Current account gaps are not inherently bad. A developing economy that needs investment, for example, may consume more than it produces for a period of time as it builds its production capacity, and be able to possess the necessary mechanisms to pay off accumulated external liabilities in the future. But in some cases it can be a source of crisis, if it reflects an accumulation of financial vulnerabilities. These problems become particularly problematic through their increasing connections to the global economy today, particularly in times of low demand. Economies run current account surpluses when they produce more than they consume. When there is a large amount of global demand, it becomes only slightly more inconvenient for deficit economies, which enjoy more consumption than their domestic production capacity alone will allow. However, when demand is scarce, surplus countries drain the purchasing power of their trading partners when they have little to no value than to keep.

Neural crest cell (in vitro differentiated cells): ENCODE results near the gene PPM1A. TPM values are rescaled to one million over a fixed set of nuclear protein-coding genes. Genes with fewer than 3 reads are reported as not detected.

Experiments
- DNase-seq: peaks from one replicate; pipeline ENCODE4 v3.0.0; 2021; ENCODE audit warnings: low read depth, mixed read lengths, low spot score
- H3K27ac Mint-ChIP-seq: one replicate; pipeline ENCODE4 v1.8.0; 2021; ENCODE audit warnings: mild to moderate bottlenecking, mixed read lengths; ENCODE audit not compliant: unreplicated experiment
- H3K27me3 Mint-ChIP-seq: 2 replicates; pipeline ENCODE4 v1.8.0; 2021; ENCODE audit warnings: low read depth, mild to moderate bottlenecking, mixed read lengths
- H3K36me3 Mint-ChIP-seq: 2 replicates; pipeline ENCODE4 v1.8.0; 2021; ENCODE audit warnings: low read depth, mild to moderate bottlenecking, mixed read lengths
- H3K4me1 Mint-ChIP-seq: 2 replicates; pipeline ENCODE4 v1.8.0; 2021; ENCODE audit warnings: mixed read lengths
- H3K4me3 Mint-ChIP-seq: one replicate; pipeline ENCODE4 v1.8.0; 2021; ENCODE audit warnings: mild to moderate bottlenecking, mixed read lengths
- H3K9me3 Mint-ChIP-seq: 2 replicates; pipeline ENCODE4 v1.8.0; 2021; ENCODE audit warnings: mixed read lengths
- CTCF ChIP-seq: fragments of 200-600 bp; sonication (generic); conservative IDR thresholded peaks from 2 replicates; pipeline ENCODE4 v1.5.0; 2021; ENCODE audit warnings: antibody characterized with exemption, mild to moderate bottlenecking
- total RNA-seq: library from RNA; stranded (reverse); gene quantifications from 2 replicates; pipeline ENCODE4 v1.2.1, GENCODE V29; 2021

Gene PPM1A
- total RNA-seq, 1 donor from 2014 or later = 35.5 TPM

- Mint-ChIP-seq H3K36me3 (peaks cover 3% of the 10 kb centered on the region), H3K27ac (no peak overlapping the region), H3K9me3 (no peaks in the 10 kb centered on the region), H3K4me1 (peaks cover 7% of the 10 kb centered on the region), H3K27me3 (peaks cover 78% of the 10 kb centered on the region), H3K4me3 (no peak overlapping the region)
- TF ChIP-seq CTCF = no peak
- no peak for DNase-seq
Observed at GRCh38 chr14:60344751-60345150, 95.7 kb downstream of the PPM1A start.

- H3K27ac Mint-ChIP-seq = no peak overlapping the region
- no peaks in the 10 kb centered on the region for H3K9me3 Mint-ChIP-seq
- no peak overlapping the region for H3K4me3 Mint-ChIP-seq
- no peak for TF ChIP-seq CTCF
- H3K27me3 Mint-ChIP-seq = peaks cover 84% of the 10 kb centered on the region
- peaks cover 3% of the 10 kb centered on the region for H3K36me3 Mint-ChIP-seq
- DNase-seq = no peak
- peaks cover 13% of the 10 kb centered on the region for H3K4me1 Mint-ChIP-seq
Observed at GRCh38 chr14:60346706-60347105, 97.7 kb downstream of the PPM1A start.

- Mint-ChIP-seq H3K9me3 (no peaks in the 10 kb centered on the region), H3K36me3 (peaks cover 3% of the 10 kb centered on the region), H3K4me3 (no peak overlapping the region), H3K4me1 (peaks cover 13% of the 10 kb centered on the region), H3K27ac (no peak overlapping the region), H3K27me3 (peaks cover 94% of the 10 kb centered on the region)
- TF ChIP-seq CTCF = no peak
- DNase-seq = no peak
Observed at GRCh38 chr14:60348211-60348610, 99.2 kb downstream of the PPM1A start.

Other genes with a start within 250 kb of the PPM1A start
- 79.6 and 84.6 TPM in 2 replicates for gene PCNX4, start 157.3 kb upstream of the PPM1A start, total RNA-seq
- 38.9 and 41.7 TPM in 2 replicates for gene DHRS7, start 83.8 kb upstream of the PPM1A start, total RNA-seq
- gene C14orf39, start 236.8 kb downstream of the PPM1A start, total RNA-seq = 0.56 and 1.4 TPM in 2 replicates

In a paper published in 2015, Professor Ricardo Caballero, professor of economics at the Massachusetts Institute of Technology, and Professor Pierre Olivier Gourenshas of the University of California-Berkeley describeAnd Professor Emmanuel Farhey of Harvard University, this effect. Professors frame their argument on the demand side of safe assets. Globally, every surplus must meet a deficit, and saving in one country must be met by borrowing from another. Surplus countries save by buying foreign government bonds. When global interest rates are well above zero, these purchases simply push interest rates down, forcing countries with deficits to borrow and spend more. When interest rates fall to zero, this channel stops working, as interest rates cannot fall any further. Instead, the compensatory increase in borrowing in deficit countries must come through diminishing incomes: a recession .